• The Living Machine(r), technology by Living Machine Systems, L3C, treats 5,000 gallons of wastewater per day, and helps reduce per person water consumption from 12 gallons (norm) to 5 gallons.
• The building’s rainwater harvesting system can store up to 250,000 gallons of water per year for use by the exterior irrigations systems.

525 Golden Gate’s carbon footprint is 50% less than similarly-sized buildings.
• Features a green concrete mixture using environmentally-friendly materials.
• Parking is limited to four spaces to promote alternative transportation and lower greenhouse gas emissions as part of SF’s Transit First policy.

Mayor Ed Lee answers media questions after a tour of the new SFPUC building
“The unique hybrid wind-solar installation combined with the use of onsite, recycled wastewater makes 525 Golden Gate one of the most self-sustaining buildings anywhere in the world,” said SFPUC General Manager Ed Harrington. “We did not spare any detail to demonstrate the water-saving and energy efficiency revolution that all of us must start to embrace.”

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AMERICAN CONSERVATORY THEATER ANNOUNCES EXTENSION OF KANDER AND EBB’S THE SCOTTSBORO BOYS

Tickets now on sale through Sunday, July 22

Due to popular demand, American Conservatory Theater (A.C.T.) has announced the extension of the Bay Area premiere of The Scottsboro Boys, the critically acclaimed musical based on a tragic chapter in American history. Tickets are now on sale through Sunday, July 22. Preview performances begin Thursday, June 21, with opening night scheduled for Wednesday, June 27. Tickets for all performances are on sale now and may be purchased online at act-sf.org or by calling 415.749.2228.

Nominated for twelve 2011 Tony Awards, The Scottsboro Boys features music and lyrics by the legendary Broadway songwriting team of John Kander and Fred Ebb (Cabaret, Chicago, Kiss of the Spider Woman), book by David Thompson (Steel Pier, Chicago), musical direction by Eric Ebbenga, and direction and choreography by five-time Tony Award winner Susan Stroman (The Producers, Young Frankenstein, Contact). Jeff Whiting will serve as associate director and choreographer. Tony and Emmy Award winner Hal Linden (Barney Miller, The Rothschilds on Broadway) joins the stellar cast as The Interlocutor.

Based on the notorious Scottsboro trials of the 1930s, The Scottsboro Boys tells the story of nine African American teenagers—ranging from 12 to 19 years old—convicted of raping two white girls on a Southern Railroad freight train while hitching a ride to Memphis in search of employment. Despite the fact that one of the original complainants later denied that any rape had occurred, the nine teenagers were subjected to years of brutal imprisonment, death-sentence verdicts, and denied appeals. Reclaiming the framework of a minstrel show and “turning the taboo form on its head,” explains Stroman, the musical—through high-energy dance numbers and exuberant music—courageously addresses one of the most abhorrent episodes in American history.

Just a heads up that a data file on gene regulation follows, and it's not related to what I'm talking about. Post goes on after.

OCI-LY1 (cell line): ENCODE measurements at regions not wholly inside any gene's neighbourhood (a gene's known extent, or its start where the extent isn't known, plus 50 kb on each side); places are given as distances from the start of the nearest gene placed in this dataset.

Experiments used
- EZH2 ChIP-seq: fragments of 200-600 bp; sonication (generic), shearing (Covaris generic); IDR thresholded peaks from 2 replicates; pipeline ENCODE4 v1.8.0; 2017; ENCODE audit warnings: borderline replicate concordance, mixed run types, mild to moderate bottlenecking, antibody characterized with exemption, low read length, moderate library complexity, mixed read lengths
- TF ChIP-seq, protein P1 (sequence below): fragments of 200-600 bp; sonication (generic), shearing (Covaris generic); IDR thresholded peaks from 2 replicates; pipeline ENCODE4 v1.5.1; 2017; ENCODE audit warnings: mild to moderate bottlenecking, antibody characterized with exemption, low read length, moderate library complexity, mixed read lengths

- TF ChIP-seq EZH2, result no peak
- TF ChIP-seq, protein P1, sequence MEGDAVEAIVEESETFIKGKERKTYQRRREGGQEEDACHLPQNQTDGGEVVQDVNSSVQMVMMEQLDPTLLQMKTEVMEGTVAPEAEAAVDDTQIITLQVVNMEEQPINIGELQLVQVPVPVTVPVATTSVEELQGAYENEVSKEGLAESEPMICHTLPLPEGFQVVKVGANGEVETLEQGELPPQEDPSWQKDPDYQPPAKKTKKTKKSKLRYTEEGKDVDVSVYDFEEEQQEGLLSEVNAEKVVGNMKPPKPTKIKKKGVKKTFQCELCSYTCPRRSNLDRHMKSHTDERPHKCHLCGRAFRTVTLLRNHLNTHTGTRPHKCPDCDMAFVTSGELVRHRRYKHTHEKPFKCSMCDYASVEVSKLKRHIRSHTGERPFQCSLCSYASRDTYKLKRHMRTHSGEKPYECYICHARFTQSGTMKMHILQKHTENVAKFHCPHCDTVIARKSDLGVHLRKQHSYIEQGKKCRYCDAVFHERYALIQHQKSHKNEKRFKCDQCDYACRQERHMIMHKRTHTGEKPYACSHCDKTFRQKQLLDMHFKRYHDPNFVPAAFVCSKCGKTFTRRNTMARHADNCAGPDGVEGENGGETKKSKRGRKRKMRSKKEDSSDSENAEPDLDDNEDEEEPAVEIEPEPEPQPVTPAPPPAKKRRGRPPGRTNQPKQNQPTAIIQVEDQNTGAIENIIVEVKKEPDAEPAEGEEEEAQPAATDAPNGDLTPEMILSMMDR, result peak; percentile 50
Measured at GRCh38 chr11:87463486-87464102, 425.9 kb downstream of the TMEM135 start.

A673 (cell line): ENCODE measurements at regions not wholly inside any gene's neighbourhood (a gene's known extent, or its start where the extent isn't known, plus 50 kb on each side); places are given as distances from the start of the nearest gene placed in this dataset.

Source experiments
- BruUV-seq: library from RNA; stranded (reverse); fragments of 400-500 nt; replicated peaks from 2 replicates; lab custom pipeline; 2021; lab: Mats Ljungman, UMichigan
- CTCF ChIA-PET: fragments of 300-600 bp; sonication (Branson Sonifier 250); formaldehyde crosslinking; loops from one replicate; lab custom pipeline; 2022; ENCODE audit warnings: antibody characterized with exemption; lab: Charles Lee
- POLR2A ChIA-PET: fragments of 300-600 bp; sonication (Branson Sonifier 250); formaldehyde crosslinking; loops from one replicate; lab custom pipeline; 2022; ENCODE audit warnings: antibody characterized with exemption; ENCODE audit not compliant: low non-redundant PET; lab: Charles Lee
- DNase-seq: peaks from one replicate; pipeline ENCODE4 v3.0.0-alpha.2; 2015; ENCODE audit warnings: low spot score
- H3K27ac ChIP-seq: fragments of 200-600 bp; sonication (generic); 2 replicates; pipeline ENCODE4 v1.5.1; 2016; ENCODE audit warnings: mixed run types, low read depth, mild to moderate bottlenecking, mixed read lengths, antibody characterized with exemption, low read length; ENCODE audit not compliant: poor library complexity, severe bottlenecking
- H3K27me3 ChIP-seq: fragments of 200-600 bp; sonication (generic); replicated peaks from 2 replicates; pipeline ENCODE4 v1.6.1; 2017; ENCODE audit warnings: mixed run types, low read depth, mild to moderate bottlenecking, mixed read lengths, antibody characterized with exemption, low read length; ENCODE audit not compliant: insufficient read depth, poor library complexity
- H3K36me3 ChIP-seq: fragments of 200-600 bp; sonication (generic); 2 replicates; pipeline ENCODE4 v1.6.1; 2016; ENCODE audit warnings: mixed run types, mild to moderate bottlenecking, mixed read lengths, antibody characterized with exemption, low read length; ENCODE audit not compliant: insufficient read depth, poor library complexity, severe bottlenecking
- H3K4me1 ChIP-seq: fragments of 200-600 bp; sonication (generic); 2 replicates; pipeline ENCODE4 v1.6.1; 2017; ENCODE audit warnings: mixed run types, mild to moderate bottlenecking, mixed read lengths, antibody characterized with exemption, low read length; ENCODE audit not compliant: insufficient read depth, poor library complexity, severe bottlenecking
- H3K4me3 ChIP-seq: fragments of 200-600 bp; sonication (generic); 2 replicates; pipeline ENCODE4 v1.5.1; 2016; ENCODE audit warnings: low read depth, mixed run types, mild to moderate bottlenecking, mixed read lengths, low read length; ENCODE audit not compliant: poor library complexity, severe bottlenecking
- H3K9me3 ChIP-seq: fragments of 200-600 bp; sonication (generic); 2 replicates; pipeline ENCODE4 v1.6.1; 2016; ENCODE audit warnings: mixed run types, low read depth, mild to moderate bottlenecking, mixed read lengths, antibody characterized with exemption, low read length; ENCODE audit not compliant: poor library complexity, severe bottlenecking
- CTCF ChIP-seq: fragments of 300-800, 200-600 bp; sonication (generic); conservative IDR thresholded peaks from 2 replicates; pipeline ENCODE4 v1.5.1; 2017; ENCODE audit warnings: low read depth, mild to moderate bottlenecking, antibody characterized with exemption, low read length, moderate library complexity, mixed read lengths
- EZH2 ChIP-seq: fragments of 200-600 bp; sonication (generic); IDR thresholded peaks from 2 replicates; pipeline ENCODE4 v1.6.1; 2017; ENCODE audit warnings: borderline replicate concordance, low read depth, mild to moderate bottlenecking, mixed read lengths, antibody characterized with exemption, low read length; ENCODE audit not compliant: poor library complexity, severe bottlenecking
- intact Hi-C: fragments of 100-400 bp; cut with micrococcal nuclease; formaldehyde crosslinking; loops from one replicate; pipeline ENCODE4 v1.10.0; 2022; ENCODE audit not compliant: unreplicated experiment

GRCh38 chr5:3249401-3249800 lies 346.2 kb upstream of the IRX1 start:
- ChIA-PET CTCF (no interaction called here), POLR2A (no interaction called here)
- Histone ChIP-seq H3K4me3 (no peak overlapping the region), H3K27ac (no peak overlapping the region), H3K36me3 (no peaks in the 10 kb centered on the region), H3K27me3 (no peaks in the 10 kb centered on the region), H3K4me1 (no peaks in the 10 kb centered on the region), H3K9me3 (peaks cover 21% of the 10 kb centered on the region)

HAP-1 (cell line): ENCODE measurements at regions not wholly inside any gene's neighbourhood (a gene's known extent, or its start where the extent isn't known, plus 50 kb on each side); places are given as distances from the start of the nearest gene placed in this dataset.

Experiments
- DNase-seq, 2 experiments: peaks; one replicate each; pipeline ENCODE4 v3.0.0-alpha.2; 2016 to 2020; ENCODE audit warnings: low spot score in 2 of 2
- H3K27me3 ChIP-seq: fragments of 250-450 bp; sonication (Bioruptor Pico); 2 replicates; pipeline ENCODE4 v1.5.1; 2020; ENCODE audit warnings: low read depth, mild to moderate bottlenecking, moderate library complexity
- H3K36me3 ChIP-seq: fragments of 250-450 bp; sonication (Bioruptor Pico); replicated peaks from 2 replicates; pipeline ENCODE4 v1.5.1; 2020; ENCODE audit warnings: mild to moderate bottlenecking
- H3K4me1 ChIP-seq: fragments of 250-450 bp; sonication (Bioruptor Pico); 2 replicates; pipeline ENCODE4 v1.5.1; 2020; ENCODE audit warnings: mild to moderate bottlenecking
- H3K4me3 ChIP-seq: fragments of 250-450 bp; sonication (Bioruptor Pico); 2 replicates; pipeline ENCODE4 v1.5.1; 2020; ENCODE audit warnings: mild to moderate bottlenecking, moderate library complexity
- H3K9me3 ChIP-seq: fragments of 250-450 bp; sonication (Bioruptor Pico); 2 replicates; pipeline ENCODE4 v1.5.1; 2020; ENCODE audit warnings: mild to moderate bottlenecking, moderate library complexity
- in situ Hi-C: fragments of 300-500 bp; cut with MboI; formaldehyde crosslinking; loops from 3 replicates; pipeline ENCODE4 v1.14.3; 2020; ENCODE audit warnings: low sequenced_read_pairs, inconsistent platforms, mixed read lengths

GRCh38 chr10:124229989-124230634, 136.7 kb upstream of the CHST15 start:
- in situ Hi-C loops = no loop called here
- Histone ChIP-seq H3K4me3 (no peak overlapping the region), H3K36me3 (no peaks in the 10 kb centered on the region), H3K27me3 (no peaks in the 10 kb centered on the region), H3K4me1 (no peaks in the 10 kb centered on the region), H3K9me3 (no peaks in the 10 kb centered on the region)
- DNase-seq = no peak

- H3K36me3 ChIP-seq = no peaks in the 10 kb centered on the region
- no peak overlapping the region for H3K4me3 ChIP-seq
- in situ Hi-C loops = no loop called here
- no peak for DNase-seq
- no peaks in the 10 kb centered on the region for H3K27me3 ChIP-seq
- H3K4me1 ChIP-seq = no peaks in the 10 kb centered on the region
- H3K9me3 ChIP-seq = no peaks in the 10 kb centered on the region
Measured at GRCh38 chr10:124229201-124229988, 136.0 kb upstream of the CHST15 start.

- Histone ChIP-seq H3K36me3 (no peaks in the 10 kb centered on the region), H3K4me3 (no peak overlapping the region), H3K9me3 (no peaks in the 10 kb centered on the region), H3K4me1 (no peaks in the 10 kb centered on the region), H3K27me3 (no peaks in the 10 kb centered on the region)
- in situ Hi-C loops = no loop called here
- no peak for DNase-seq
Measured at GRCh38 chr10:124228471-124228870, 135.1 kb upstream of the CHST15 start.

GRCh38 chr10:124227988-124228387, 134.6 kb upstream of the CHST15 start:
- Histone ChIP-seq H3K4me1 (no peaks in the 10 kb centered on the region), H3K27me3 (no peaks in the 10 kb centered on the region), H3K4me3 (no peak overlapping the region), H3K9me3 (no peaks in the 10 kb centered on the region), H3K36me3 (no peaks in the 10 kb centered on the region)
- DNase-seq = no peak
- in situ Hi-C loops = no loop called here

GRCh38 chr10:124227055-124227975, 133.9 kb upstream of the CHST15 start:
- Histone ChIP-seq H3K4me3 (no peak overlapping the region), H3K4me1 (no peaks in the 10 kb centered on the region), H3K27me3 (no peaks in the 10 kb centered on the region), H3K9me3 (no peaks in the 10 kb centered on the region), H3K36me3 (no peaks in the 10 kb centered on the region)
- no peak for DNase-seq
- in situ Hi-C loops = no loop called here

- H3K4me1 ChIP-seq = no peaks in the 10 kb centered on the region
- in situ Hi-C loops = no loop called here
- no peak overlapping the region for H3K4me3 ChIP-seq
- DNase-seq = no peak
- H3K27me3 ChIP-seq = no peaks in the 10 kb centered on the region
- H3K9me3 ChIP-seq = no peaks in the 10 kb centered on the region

Based on the notorious 1931 “Scottsboro Case,” The Scottsboro Boys tells the story of nine African American teenagers—ranging from 13 to 19 years old—convicted of raping two white girls on a Southern Railroad freight train while hitching a ride to Memphis in search of employment. Despite the fact that one of the original complainants later denied that any rape had occurred, the nine teenagers were subjected to years of brutal imprisonment, death-sentence verdicts, denied appeals, and long-delayed pardons for a crime they did not commit. Reclaiming the framework of a minstrel show, the musical—through high-energy dance numbers and upbeat music—courageously addresses one of the most abhorrent episodes in American history.

The Scottsboro Boys had its world premiere in February 2010 at the Vineyard Theatre in New York City. The show moved to the Guthrie Theater in Minneapolis in July 2010, where it played to sold-out houses, before moving to Broadway’s Lyceum Theatre in October 2010. Hailed as “a masterwork, both daring and highly entertaining” (New York Post) and “a theatrical triumph” (Philadelphia Magazine), the show was nominated for twelve 2011 Tony Awards, including Best Musical, and was the recipient of the 2010 Lucille Lortel Award for Outstanding Musical and the 2010 Outer Critics Circle Award for Outstanding Off-Broadway Musical. The show was also nominated for nine 2010 Drama Desk Awards and received a Drama League Award nomination for Distinguished Production of a Musical.

Says A.C.T. Artistic Director Carey Perloff: “Susan Stroman is an American treasure whose work has never been seen on the A.C.T. stage. It’s such an honor to welcome her to San Francisco with this seamless, passionate, and imaginative staging of Kander and Ebb’s fascinating tale. With The Scottsboro Boys, Stroman manages to fuse astonishing dancing with heartfelt and complex storytelling in a unique and masterful way that will provide a wonderful complement to A.C.T.’s history of edgy musicals like The Threepenny Opera, Urinetown, Sweeney Todd, and last season’s production of Armistead Maupin’s Tales of the City.”